Dubbel Reddish-brown, 6.3% - 7.6%, some sweetness, caramel, dried fruit. This style never seems to get the respect it deserves; most folks skip right over to Quadrupel, a similar style with more everything.
Tripel Golden, 7.1% - 10.0%, malty sweetness, fruity aromas, accessible, popular. Westmalle, seeing that the the beer world had been moving from dark beer to golden beer, invented this appealing style in 1934. If you’ve had a Victory Golden Monkey, you get the idea.
“Quadrupel” Amber to dark brown, 9.1% - 14.2%, sweet, fruity, complex, dried fruit, not cloying. The beers are huge, profound, drink-by-the-fireplace beverages. We put “Quadupel” in quotations because La Trappe owns the name. Fortunately for other brewers, they are not litigious. Better to say “Belgian Strong Dark Ale. “ Actually, better not to say anything and just drink one.
Quick Guide to the Trappist Monasteries
Time to bust out the Amex and buy some Trappist ale. Here’s what you need to know:
1. The Big Three These monasteries produce over 75% of all Trappist beer and are readily found.
La Trappe (Netherlands) Wide range of styles and all the beers are excellent. You can’t go wrong, but you must try Quadrupel and Isid’or.
Westmalle (Belgium) This monastery created the name “Dubbel” and invented the Tripel style in 1934. Westmalle only offers Dubbel and Tripel and both beers are benchmarks. At the time of posting, both Tria Cafes are featuring Westmalle Tripel in bottles.
Chimay (Belgium) Chimay offers all four styles, and the beers are easily sighted in Philly. Single = Gold, Dubbel = Red, Tripel = White, Quadrupel = Blue. Easy.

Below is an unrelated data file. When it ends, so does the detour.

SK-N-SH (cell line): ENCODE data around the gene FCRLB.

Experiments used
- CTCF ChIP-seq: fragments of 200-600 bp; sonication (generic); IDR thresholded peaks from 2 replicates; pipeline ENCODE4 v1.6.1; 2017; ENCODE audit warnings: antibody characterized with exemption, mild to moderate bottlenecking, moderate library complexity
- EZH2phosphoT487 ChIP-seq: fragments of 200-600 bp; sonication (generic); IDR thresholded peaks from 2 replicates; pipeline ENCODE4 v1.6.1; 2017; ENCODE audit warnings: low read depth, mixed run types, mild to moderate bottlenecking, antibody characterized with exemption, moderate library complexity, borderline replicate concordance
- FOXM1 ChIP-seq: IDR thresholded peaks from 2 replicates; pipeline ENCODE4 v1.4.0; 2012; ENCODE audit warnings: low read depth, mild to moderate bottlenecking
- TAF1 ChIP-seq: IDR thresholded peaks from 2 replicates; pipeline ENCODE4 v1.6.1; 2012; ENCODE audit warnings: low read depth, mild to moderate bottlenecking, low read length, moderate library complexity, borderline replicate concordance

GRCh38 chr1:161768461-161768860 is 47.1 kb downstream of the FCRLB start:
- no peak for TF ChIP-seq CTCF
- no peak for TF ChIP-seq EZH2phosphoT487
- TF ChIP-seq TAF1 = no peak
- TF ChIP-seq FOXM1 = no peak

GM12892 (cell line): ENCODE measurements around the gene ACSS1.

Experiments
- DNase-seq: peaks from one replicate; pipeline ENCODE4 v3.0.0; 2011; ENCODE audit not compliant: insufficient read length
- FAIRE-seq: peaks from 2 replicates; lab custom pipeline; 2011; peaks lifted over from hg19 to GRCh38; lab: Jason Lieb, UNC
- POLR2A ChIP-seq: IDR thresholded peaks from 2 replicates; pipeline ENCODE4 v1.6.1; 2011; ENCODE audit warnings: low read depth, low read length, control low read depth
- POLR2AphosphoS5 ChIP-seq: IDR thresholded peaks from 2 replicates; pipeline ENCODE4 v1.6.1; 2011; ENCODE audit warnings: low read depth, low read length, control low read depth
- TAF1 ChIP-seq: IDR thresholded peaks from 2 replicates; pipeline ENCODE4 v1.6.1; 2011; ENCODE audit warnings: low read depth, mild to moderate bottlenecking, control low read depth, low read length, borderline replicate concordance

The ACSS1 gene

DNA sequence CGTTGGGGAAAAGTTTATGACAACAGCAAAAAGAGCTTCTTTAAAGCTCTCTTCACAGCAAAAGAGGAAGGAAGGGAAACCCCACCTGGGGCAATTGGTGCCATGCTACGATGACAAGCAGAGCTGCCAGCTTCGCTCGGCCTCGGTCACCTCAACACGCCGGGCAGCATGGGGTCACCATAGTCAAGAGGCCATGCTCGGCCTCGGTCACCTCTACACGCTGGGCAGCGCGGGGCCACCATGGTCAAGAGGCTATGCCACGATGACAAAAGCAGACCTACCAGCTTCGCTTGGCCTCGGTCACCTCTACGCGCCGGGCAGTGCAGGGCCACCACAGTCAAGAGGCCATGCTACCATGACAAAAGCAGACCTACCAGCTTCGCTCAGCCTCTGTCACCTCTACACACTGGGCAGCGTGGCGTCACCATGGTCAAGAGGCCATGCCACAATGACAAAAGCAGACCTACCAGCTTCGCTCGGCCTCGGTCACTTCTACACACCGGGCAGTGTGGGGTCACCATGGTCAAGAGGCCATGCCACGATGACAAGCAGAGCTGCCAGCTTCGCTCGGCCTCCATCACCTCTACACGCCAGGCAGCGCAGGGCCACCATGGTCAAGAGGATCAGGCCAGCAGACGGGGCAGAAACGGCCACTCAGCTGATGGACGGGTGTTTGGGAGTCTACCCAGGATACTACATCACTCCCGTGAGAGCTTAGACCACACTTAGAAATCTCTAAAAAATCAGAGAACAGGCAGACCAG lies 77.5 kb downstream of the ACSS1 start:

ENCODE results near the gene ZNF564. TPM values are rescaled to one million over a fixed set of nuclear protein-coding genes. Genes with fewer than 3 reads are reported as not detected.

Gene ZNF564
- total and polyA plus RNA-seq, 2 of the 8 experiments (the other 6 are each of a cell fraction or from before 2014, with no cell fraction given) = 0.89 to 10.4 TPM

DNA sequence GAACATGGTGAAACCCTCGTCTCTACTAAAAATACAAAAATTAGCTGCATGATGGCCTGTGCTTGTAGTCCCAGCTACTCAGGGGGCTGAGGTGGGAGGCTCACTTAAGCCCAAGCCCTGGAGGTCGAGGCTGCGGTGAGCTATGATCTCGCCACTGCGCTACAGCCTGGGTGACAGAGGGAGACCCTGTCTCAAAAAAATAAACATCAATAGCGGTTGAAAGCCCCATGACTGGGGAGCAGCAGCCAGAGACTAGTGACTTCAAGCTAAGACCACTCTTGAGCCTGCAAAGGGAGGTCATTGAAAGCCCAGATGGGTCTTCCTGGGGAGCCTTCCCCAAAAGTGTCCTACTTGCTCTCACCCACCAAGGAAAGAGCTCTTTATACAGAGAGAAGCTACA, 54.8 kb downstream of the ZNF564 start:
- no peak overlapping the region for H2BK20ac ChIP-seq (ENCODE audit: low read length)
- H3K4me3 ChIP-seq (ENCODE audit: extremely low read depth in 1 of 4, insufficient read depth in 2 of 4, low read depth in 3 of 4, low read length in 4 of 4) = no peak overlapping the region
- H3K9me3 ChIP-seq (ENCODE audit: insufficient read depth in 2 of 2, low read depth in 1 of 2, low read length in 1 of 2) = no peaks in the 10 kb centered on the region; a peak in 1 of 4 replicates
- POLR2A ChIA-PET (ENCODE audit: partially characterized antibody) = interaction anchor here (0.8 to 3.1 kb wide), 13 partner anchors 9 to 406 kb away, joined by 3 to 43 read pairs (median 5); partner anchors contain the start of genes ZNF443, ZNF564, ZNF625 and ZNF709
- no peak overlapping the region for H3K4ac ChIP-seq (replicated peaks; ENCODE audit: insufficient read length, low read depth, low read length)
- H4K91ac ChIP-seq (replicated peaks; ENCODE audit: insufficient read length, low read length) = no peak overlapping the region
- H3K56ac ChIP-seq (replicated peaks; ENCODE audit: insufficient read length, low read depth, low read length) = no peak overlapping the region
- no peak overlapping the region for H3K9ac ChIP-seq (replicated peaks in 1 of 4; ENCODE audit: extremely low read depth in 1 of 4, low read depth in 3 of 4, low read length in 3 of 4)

2. The Interesting Four Beers from these four breweries are harder to find but worth seeking out.
Orval (Belgium) Orval offers one beer and it’s completely different than the others! Wild yeasts give rustic complexity, and there is notable hop bitterness. Many craft brewers today are doing wild/sour/hoppy ales that owe a huge “Thank you!” to Orval.
Spencer Trappist (Massachusetts) The first and only Trappist brewery in the United States (Spencer, MA). started brewing in 2013. Spencer Trappist Ale was distributed in PA, but is not currently. Look for them when you’re in New England; certainly this is the first Trappist brewery to make a Grapefruit IPA!
Westvleteren (Belgium) You are not worthy. None of us are. Westvleteren is of interest because their beers are considered among the world’s greatest, and you cannot purchase them unless you personally visit the brewery. Compare this with La Trappe’s approach! Westvleteren is often sold on the black market, expressly against the monastery’s wishes. Don’t be an accomplice, but if you are able to try some, it is great.
Rochefort (Belgium) This small-production Trappist brewery makes three beers: 6 (Dubbel), 8 and 10 (Quadrupel). This stuff is deep. Good beers to sip while pondering the meaning of life.
3. All the Rest Some of these seven breweries export to the States, others don’t - at least not yet. These seven breweries started brewing between 1997 and 2018. It makes sense; as craft beer explodes in popularity worldwide, monasteries are seeing that a brewery is a great way to sustain their monasteries and support their good works. Keep your eyes open for these breweries:
Achel (Belgium), Zundert (Netherlands), Stift Engelszell (Austria), Monts des Cats (France), Tres Fontane (Italy), Cardeña (Spain) and Mount St. Bernard (England).
Trappist beers are pricey, so if you’d like to enjoy them without breaking the budget, go online and search for examples of these styles from American craft brewers. It’s not quite the same experience, but at 50% savings, it’s fine. Also, please don’t drink these out of the fridge! Serve most Trappist ales halfway between fridge temp and room temp, and you’ll get to enjoy all the beautiful aromas. Go colder on Tripel.
Tria often features authentic Trappist ales on our beer menus, so make sure you try one next time you visit us. I would suggest that these beers will give you a religious experience, but I already promised you no bad jokes.
Jon Myerow, Tria Founder and Beer Director